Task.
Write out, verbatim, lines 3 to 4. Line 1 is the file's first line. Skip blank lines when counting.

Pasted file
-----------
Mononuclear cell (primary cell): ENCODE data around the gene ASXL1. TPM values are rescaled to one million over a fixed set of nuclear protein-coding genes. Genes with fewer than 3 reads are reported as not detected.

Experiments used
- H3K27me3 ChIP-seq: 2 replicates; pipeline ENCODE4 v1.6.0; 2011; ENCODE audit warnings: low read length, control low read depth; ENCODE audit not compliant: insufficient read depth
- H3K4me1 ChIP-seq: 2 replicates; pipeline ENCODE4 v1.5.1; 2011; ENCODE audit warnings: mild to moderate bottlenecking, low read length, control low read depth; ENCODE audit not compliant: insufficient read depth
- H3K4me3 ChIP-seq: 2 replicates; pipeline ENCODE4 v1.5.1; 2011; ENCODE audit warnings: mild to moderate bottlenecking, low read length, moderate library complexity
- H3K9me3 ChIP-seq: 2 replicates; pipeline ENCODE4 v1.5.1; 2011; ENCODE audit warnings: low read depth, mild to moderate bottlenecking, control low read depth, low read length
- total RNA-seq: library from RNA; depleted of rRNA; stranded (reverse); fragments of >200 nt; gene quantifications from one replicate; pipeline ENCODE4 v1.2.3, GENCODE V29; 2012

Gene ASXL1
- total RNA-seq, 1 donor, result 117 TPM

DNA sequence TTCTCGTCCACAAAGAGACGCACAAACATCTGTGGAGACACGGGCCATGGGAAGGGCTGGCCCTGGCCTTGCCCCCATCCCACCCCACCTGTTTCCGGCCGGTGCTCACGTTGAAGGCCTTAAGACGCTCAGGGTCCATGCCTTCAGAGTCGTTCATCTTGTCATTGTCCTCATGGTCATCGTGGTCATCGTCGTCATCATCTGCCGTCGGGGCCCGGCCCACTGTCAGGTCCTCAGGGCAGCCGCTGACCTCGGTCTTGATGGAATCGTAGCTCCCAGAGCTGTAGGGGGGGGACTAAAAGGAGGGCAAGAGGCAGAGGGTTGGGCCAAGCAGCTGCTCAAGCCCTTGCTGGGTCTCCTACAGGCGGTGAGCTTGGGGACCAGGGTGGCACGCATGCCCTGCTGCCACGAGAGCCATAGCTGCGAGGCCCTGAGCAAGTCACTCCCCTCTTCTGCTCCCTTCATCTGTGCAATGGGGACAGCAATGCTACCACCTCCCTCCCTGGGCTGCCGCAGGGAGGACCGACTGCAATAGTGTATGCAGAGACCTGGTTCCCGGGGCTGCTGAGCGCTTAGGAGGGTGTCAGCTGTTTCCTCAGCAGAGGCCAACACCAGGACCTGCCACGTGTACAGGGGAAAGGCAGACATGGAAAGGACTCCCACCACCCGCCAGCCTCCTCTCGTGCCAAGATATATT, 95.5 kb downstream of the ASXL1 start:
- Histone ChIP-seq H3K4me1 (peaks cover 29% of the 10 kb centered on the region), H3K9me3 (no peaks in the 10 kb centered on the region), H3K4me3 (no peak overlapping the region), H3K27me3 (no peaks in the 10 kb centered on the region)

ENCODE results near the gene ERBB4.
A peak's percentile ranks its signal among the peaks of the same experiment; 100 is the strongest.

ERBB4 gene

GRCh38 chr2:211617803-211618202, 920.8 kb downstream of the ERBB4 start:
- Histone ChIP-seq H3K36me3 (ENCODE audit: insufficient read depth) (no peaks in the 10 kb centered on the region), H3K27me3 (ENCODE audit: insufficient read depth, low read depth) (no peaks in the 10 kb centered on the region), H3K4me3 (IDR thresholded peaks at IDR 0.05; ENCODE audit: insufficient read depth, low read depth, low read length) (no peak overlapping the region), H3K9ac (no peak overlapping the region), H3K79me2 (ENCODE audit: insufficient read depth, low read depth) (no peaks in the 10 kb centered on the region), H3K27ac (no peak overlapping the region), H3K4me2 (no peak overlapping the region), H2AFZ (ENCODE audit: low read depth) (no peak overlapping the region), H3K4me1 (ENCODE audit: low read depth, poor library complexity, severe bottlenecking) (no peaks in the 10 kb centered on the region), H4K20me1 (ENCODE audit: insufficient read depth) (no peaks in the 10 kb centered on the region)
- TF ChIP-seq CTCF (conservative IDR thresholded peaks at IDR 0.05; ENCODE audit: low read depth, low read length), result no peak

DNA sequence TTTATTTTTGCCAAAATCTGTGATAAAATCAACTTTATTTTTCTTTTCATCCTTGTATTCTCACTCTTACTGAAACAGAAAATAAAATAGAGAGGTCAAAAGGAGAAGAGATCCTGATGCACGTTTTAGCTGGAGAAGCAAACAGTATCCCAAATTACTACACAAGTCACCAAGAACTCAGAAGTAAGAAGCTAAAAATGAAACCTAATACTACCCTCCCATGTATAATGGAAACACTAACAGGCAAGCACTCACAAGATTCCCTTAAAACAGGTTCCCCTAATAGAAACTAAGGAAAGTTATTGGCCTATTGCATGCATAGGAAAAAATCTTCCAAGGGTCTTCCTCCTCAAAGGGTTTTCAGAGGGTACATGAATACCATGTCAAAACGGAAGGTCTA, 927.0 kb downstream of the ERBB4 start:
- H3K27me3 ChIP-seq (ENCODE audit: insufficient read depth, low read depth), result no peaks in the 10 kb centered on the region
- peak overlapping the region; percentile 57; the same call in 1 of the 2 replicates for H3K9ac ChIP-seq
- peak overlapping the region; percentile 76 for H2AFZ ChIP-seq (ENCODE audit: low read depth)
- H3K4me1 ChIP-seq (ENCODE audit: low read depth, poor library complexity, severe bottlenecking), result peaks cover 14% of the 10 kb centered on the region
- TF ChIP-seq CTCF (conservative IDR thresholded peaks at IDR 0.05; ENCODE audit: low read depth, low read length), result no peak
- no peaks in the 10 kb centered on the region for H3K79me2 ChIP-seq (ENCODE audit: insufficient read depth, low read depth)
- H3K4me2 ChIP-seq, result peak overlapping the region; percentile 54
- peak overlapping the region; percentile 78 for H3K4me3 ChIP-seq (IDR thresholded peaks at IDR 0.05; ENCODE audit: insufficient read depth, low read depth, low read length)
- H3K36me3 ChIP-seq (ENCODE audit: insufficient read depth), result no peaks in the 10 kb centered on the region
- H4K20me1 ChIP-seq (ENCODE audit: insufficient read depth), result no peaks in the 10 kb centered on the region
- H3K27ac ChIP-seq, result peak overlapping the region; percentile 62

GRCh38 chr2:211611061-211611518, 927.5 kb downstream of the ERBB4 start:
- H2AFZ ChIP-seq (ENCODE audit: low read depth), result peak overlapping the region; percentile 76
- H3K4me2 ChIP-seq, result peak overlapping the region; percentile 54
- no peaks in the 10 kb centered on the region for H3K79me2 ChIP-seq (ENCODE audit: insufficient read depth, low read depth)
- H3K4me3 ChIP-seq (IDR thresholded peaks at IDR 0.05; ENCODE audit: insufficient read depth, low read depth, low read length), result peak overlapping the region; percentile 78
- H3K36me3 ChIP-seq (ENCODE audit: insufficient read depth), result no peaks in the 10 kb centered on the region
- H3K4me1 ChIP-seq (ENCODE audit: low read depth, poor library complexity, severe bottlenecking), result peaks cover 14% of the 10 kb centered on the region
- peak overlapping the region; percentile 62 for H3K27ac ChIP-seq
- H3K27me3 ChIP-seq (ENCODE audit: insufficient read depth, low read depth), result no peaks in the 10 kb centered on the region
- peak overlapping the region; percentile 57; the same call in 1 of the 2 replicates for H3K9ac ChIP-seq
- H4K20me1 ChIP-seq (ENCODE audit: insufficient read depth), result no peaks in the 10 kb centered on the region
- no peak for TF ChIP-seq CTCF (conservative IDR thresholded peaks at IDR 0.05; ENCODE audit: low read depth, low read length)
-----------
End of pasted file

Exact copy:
- H3K27me3 ChIP-seq: 2 replicates; pipeline ENCODE4 v1.6.0; 2011; ENCODE audit warnings: low read length, control low read depth; ENCODE audit not compliant: insufficient read depth
- H3K4me1 ChIP-seq: 2 replicates; pipeline ENCODE4 v1.5.1; 2011; ENCODE audit warnings: mild to moderate bottlenecking, low read length, control low read depth; ENCODE audit not compliant: insufficient read depth